What Foods with the Highest Content Of Salicylic Acid?
The results of a recent aspirin meta-analyses suggesting a reduction of cancer mortality by about one-third in subjects taking daily low-dose aspirin “can justly be called astounding.” Yet the protection from “Western” cancers enjoyed by those eating more traditional plant-centered diets, such as the Japanese, “is even more dramatic.” I examine this in my above video. Before the Westernization of their diets, animal products made up only about 5 percent or less of the Japanese diet. At 0:37 in my above video, you can see the difference in cancer mortality of U.S. men and women compared with Japanese men and women. “[A]ge-adjusted death rates from cancers of the colon, prostate, breast, and ovary were on the order of 5–10-fold lower in Japan than in the US at that time; mortality from pancreatic cancer, leukemias, and lymphomas was 3–4-fold lower in Japan. But this phenomenon was by no means isolated to Japan; Western cancers were likewise comparatively rare in other societies where “people ate plant-based diets.”
“The cancer protection afforded by lifelong consumption of a plant-based diet, in conjunction with leanness and insulin sensitivity (which tend to be promoted by low-fat plant-based diets)…may be very substantial indeed.” Therefore, a “lifestyle protocol for minimizing cancer risk” may include a whole-food plant-based diet.
If part of this cancer protection arises out of the aspirin phytonutrients in plants, are there any plants in particular that are packed with salicylates? Though salicylic acid, the main active ingredient in aspirin, is “ubiquitously present in fruits and vegetables,” the highest concentrations are found in herbs and spices.
Red chili powder, paprika, and turmeric contain a lot of salicylates, but cumin is about 1 percent aspirin by weight. Eating a teaspoon of cumin is like taking baby aspirin. (See the table at 1:54 in my video for details on other herbs and spices and their salicylate content.) “Consequently, populations that incorporate substantial amounts of spices in foods may have markedly higher daily intakes of salicylates. Indeed, it has been suggested that the low incidence of colorectal cancer among Indian populations may be ascribed in part to high exposure to dietary salicylates throughout life from spice consumption.”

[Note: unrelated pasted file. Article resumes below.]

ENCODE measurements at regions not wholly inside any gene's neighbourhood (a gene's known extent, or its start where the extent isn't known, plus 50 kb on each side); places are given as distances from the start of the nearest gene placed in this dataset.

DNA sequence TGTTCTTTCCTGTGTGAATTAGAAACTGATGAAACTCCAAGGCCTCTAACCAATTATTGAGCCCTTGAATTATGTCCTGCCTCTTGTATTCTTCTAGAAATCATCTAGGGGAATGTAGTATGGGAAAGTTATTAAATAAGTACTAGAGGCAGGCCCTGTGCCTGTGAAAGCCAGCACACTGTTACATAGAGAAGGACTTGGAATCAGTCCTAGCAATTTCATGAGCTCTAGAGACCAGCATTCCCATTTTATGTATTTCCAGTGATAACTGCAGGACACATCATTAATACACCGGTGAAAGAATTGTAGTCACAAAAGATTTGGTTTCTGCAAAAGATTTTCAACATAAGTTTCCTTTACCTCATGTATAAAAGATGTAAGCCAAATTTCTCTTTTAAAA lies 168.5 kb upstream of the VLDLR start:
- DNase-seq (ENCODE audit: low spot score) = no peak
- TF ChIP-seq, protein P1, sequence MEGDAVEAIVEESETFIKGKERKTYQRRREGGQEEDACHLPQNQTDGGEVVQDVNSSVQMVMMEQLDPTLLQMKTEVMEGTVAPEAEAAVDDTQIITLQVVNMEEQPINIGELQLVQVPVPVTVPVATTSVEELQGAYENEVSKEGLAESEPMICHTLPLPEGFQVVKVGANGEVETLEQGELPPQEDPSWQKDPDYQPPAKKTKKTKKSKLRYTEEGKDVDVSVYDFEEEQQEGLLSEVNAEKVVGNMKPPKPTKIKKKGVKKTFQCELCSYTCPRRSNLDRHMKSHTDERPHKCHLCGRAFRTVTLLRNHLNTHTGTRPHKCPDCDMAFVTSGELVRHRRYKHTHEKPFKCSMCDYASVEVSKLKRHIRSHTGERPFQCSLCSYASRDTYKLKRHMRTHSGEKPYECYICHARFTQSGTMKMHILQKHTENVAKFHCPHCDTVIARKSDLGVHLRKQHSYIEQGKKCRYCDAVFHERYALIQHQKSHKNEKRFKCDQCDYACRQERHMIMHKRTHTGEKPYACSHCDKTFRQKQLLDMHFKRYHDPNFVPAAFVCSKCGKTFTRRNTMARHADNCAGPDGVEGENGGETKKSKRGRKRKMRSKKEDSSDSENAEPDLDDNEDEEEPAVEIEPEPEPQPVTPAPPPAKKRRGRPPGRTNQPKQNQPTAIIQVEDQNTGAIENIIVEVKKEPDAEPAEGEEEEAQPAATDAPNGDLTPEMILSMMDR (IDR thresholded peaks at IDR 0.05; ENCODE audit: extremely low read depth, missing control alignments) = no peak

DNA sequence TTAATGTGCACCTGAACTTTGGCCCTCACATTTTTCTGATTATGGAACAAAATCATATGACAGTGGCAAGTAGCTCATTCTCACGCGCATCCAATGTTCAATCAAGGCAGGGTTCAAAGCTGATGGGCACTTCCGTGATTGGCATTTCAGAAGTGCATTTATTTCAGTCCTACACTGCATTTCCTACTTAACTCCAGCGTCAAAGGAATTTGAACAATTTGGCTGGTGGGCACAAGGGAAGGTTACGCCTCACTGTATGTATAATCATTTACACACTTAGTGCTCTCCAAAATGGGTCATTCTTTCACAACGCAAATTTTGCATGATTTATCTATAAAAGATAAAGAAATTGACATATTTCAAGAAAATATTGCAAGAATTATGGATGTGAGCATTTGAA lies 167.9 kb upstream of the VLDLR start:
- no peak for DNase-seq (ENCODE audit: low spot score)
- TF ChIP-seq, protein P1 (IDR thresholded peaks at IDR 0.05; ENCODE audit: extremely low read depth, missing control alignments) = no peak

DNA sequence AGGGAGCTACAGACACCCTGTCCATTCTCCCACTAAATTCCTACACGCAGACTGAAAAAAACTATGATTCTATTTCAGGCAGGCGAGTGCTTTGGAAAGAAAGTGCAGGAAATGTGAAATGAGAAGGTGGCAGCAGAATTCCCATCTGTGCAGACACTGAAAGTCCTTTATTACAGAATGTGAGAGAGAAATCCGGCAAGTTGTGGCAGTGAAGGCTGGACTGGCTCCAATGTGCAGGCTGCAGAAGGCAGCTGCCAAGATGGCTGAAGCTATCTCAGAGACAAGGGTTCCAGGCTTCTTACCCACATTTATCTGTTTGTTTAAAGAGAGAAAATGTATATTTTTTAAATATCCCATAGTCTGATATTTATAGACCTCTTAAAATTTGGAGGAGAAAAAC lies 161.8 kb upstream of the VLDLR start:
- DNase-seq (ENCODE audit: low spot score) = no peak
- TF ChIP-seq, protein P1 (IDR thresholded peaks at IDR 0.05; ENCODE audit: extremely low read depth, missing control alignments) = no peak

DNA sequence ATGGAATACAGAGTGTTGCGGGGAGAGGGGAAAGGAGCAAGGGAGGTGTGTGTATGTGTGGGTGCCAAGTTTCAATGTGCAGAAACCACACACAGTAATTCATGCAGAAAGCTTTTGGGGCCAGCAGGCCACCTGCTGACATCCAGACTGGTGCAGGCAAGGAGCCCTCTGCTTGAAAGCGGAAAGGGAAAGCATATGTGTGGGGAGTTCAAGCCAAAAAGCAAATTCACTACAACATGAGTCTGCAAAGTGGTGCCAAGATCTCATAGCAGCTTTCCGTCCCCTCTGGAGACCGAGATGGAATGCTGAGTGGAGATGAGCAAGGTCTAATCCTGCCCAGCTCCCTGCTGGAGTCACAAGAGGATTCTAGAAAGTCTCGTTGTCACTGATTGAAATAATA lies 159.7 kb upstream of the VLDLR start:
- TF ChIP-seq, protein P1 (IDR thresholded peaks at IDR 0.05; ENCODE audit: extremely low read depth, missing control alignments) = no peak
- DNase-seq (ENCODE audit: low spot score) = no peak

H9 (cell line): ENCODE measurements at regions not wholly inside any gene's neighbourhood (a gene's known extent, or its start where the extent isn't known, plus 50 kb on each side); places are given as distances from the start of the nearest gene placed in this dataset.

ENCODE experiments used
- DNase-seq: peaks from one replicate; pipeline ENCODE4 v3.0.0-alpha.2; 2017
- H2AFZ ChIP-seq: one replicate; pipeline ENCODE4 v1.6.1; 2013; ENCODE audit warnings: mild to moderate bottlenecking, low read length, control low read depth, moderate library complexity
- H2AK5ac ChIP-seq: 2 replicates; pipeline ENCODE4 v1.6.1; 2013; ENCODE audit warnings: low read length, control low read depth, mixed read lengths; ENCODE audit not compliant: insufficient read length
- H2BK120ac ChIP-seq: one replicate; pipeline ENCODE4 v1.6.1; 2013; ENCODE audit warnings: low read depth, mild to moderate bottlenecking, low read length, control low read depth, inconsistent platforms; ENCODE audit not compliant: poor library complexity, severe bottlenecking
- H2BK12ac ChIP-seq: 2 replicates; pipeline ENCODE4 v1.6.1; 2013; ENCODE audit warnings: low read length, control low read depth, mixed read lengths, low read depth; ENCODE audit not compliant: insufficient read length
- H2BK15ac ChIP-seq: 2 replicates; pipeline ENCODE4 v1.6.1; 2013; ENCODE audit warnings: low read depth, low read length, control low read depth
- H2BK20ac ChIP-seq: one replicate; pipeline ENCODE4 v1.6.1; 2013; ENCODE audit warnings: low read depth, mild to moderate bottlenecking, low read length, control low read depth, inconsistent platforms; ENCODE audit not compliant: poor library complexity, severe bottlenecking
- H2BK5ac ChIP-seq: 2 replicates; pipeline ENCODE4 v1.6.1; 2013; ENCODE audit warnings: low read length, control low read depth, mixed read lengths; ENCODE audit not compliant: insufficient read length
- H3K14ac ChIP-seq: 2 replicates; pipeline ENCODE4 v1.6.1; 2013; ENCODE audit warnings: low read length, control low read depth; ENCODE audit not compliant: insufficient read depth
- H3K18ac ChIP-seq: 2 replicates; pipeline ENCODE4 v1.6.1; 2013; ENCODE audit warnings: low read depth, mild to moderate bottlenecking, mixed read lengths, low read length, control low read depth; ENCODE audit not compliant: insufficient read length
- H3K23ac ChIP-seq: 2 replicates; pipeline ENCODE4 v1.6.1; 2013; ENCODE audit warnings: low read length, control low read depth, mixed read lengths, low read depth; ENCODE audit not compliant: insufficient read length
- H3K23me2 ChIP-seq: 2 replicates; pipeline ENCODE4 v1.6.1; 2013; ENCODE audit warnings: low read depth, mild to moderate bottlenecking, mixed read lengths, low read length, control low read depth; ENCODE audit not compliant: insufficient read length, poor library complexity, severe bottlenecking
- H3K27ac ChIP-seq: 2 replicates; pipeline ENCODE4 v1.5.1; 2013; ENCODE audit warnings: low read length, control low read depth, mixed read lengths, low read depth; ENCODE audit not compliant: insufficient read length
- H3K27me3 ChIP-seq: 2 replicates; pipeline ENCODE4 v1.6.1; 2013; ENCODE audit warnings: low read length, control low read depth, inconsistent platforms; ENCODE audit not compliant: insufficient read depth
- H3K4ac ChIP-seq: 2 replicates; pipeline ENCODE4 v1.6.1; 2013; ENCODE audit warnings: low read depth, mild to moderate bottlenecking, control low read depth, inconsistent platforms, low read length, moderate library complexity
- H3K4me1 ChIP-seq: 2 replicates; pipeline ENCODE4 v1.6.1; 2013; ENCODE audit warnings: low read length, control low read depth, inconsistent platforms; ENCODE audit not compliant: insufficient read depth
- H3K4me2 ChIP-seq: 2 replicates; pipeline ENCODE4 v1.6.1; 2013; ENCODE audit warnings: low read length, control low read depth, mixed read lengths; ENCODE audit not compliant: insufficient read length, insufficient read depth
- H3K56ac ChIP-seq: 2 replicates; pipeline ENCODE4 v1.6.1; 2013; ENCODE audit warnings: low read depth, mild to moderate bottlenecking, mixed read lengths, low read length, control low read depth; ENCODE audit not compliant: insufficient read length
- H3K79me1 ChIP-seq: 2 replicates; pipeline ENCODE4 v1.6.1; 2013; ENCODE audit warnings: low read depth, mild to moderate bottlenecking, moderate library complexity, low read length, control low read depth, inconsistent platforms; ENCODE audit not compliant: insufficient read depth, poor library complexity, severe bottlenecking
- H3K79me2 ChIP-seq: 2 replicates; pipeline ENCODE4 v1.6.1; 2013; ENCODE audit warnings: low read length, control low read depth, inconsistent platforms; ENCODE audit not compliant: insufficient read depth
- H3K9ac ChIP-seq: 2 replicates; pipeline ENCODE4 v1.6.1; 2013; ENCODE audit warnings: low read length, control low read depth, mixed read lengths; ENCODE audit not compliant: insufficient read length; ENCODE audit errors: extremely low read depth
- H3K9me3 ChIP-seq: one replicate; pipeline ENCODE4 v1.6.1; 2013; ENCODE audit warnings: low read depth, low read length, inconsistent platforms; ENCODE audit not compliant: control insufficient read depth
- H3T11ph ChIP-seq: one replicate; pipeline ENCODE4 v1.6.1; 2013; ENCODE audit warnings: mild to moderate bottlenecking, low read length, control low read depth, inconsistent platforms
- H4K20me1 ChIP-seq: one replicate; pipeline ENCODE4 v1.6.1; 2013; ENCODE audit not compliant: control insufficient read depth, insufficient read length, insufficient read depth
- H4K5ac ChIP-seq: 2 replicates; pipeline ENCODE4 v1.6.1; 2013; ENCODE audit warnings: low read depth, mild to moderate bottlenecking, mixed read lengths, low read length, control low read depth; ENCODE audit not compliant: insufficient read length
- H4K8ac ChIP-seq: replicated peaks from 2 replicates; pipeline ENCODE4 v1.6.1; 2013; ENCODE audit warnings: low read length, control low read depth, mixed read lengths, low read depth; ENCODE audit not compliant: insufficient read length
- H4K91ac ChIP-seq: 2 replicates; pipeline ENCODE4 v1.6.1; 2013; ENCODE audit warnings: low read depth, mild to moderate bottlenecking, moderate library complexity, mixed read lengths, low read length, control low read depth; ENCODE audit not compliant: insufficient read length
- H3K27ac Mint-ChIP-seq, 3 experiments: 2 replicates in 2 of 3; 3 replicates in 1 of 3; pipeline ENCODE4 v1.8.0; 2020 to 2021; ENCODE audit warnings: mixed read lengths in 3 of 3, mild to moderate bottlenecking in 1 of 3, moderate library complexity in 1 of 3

“The population of rural India, with an incidence of colorectal cancer which is one of the lowest in the world, has a diet that could be extremely rich in salicylic acid. It contains substantial amounts of fruits, vegetables, and cereals flavored with large quantities of herbs and spices.” Some have proposed it’s the curcumin in the spice turmeric (which I discuss in detail in my Tumeric Curcumin And Colon Cancer Blog), but it may be the salicylic acid in cumin—and the spicier the better.
A spicy vegetable vindaloo may have four times the salicylates of a milder Madras-style veggie dish. As you can see from the chart at 2:55 in my video, after just one meal, we get an aspirin spike in our bloodstream like we just took an aspirin. So, eating flavor-filled vegetarian meals, with herbs and spices, maybe more chemoprotective—that is, more protective against cancer—than regular, blander vegetarian meals.
We may also want to eat organic produce. “Because salicylic acid is a defense hormone of plants, the concentration…is increased when plants become stressed,” like when they are bitten by bugs (unlike pesticide-laden plants). Indeed, soups made from organic vegetables were found to have nearly six times more salicylic acid than soups prepared from conventionally grown ingredients.
We should also choose whole foods. Whole-grain bread, which are high in salicylic acid, contains about 100 times more phytochemicals than white bread: 800 phytochemicals compared to 8.
“Interest in the potential beneficial effects of dietary salicylates has arisen, in part, because of the extensive literature on the disease-preventative effects of Aspirin™. However, it should not be forgotten that plant product found to contain salicylic acid are generally rich sources of other phenolic acids…[and many] also have a marked anti-inflammatory and redox-related bioactivity [that is, antioxidant activity] in mammalian cells. Their potential protective effects should not be overlooked. In this context, the importance of dietary salicylic acid should not perhaps be overemphasized…Indeed, some believe that ‘salicylic acid deficiency’ has important public health implications and that it should be classed as an essential vitamin, namely ‘Vitamin S’.”
What they’re saying is that we should all eat a lot of plants.